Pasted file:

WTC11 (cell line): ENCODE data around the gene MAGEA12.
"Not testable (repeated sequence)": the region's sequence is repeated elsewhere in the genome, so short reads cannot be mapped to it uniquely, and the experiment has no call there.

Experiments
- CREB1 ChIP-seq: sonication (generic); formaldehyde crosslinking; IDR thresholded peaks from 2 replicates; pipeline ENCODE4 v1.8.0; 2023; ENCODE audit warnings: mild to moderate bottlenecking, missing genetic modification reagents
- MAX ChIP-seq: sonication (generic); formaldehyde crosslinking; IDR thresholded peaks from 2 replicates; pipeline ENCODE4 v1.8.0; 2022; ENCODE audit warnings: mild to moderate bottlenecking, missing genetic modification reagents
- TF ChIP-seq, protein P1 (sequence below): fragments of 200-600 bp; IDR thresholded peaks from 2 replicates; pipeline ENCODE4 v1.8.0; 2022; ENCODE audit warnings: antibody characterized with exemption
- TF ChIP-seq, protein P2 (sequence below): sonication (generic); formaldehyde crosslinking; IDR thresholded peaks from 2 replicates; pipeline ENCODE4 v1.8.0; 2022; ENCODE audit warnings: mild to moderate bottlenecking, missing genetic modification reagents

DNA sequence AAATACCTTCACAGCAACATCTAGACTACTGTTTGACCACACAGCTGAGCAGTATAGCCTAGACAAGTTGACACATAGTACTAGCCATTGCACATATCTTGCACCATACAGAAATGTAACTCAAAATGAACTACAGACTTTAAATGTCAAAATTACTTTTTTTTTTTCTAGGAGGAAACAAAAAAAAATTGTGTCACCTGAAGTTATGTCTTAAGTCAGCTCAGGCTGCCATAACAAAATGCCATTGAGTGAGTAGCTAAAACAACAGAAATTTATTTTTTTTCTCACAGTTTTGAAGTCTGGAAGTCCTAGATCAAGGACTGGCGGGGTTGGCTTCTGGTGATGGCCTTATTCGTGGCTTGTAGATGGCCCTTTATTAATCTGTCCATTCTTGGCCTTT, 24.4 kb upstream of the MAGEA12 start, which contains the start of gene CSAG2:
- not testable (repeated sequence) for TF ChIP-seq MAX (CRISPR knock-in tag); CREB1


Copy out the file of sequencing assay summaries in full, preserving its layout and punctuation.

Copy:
WTC11 (cell line): ENCODE data around the gene MAGEA12.
"Not testable (repeated sequence)": the region's sequence is repeated elsewhere in the genome, so short reads cannot be mapped to it uniquely, and the experiment has no call there.

Experiments
- CREB1 ChIP-seq: sonication (generic); formaldehyde crosslinking; IDR thresholded peaks from 2 replicates; pipeline ENCODE4 v1.8.0; 2023; ENCODE audit warnings: mild to moderate bottlenecking, missing genetic modification reagents
- MAX ChIP-seq: sonication (generic); formaldehyde crosslinking; IDR thresholded peaks from 2 replicates; pipeline ENCODE4 v1.8.0; 2022; ENCODE audit warnings: mild to moderate bottlenecking, missing genetic modification reagents
- TF ChIP-seq, protein P1 (sequence below): fragments of 200-600 bp; IDR thresholded peaks from 2 replicates; pipeline ENCODE4 v1.8.0; 2022; ENCODE audit warnings: antibody characterized with exemption
- TF ChIP-seq, protein P2 (sequence below): sonication (generic); formaldehyde crosslinking; IDR thresholded peaks from 2 replicates; pipeline ENCODE4 v1.8.0; 2022; ENCODE audit warnings: mild to moderate bottlenecking, missing genetic modification reagents

DNA sequence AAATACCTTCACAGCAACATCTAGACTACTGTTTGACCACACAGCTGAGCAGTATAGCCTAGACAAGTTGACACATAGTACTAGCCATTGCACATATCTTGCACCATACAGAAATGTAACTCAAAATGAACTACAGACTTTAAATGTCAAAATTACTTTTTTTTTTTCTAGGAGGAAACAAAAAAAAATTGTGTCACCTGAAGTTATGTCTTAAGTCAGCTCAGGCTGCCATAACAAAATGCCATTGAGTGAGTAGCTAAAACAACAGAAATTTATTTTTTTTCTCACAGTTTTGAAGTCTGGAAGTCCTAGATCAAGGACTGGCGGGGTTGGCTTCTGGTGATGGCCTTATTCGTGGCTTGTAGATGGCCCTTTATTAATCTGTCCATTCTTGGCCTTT, 24.4 kb upstream of the MAGEA12 start, which contains the start of gene CSAG2:
- not testable (repeated sequence) for TF ChIP-seq MAX (CRISPR knock-in tag); CREB1